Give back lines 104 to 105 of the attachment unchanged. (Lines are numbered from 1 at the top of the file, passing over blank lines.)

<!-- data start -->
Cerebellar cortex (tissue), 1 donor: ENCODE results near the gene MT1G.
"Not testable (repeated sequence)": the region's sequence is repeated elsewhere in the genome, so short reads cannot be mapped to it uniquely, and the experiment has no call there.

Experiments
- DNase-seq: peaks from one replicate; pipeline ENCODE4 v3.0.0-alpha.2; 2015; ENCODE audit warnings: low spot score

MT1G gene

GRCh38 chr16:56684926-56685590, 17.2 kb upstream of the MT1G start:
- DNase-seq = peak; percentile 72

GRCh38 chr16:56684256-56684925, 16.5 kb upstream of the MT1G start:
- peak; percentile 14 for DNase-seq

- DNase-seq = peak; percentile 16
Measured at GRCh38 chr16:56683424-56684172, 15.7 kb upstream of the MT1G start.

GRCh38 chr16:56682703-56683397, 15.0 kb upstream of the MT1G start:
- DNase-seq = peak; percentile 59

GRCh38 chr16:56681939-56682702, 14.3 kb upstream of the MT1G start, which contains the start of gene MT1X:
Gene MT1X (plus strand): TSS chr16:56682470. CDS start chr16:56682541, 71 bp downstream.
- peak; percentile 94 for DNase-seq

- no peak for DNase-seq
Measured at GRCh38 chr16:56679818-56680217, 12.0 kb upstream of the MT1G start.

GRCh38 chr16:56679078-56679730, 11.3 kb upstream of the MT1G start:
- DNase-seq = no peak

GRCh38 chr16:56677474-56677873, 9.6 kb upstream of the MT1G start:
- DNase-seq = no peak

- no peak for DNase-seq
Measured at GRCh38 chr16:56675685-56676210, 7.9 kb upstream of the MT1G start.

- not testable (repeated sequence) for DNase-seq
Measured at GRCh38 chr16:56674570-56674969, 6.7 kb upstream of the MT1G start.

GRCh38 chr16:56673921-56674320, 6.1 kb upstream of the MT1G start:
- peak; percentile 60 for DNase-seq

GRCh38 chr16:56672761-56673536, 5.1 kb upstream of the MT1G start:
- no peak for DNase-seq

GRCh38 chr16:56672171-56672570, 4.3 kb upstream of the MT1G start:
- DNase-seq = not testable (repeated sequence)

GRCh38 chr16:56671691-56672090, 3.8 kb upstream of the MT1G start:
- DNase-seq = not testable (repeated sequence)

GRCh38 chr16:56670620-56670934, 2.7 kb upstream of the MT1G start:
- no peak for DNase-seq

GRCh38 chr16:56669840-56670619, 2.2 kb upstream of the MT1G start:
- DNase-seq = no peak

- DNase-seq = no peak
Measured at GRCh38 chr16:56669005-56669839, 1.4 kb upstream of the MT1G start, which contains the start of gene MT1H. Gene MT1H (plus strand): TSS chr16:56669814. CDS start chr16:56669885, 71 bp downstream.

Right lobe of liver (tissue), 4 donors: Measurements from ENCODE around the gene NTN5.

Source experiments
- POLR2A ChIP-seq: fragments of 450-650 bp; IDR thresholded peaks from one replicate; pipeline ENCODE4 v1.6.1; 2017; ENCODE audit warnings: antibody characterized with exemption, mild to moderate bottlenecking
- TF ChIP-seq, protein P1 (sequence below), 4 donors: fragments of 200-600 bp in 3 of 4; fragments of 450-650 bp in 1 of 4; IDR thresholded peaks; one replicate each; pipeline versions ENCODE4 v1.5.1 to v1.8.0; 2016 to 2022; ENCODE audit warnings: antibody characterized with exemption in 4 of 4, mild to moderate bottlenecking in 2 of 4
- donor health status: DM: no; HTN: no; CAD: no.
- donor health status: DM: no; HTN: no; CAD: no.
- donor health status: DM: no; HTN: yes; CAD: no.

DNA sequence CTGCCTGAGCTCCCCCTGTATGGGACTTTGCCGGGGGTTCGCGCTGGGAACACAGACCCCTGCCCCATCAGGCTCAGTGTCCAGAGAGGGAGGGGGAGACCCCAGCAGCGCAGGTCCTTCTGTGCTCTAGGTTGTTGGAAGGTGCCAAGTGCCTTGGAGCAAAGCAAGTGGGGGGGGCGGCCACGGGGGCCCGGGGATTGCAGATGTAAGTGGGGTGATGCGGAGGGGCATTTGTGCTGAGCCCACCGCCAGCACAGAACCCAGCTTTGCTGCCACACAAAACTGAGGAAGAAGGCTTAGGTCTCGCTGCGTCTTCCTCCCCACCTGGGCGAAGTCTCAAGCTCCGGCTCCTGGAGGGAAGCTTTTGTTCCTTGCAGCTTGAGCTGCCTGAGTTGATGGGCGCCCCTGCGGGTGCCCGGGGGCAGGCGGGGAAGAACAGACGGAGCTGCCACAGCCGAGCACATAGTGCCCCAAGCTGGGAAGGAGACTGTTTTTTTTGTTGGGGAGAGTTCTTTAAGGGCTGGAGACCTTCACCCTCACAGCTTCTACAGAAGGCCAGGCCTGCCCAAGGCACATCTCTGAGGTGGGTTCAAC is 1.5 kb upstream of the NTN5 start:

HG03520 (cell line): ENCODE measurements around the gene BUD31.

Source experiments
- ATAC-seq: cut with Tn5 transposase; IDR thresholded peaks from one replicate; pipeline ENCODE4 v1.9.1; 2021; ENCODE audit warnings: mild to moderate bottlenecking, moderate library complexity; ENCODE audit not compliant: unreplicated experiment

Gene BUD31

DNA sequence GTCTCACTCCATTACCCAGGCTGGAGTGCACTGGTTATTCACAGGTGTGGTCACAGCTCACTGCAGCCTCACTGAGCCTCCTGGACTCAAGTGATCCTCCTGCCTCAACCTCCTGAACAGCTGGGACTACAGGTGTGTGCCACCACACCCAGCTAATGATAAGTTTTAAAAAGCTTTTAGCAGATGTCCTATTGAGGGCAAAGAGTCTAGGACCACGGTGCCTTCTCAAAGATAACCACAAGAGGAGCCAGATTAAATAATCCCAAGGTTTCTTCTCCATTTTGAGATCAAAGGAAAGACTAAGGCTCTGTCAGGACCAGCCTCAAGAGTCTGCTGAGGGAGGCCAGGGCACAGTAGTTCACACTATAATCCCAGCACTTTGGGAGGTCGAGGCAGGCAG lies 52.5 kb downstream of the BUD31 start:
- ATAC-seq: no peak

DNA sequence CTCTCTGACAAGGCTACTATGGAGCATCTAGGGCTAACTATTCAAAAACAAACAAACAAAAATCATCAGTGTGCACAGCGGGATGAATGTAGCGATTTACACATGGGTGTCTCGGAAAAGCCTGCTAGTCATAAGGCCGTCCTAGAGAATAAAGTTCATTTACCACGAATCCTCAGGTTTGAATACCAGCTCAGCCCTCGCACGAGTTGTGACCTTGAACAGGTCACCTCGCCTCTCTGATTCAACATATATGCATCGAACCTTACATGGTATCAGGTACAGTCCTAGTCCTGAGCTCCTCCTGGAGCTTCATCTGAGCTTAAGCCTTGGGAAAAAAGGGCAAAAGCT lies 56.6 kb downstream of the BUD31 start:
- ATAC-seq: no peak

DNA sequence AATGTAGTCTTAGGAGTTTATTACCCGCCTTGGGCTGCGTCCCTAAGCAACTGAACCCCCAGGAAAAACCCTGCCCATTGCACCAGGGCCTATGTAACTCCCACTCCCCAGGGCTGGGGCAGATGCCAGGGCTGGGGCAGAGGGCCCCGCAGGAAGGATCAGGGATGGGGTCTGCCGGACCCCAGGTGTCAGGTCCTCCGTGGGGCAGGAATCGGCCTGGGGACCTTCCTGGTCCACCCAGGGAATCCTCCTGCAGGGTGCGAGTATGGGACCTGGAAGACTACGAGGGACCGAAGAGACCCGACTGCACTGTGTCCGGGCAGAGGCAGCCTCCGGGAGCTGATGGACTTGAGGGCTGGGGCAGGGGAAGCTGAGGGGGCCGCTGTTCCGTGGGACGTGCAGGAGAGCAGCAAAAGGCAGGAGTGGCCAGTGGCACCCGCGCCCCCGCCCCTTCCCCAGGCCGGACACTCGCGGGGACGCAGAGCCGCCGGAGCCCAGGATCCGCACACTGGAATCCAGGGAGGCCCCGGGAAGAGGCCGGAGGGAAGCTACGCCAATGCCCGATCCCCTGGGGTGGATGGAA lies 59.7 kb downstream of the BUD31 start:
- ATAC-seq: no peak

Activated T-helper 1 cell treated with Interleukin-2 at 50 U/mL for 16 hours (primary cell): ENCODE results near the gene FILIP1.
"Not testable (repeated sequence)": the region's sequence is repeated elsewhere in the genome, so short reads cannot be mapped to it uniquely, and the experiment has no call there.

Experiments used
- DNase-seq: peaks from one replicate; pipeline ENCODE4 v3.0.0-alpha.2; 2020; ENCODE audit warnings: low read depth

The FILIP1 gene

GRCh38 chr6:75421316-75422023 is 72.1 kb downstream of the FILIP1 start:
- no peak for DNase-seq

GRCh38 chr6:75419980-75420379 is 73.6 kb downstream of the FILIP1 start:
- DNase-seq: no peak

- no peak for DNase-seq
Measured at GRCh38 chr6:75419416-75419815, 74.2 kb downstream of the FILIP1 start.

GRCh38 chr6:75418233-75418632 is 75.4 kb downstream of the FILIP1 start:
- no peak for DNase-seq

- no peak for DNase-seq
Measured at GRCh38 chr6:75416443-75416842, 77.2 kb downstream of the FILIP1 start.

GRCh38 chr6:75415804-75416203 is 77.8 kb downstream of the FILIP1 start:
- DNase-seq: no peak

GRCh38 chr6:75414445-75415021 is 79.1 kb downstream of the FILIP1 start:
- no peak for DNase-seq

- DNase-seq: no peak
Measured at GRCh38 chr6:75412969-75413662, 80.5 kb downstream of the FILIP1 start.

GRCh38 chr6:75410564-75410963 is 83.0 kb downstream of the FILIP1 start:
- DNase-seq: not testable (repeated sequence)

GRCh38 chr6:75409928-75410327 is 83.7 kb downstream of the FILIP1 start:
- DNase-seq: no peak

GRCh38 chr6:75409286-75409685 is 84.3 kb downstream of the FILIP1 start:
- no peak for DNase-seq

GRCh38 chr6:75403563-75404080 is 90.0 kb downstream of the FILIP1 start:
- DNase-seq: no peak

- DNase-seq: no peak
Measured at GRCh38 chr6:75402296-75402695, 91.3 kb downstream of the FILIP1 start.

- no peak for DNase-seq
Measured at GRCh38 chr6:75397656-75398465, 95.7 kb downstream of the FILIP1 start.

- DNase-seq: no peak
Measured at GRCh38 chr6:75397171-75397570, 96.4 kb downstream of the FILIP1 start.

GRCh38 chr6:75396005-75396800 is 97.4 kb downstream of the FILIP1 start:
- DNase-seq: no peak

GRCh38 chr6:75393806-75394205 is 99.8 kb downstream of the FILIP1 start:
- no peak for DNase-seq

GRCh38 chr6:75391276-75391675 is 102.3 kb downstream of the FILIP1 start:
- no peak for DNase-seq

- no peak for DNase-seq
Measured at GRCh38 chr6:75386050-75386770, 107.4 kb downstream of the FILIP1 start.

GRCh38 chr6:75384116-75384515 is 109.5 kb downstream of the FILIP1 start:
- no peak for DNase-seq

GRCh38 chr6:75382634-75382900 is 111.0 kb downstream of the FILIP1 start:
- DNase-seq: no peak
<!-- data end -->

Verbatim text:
GRCh38 chr6:75382634-75382900 is 111.0 kb downstream of the FILIP1 start:
- DNase-seq: no peak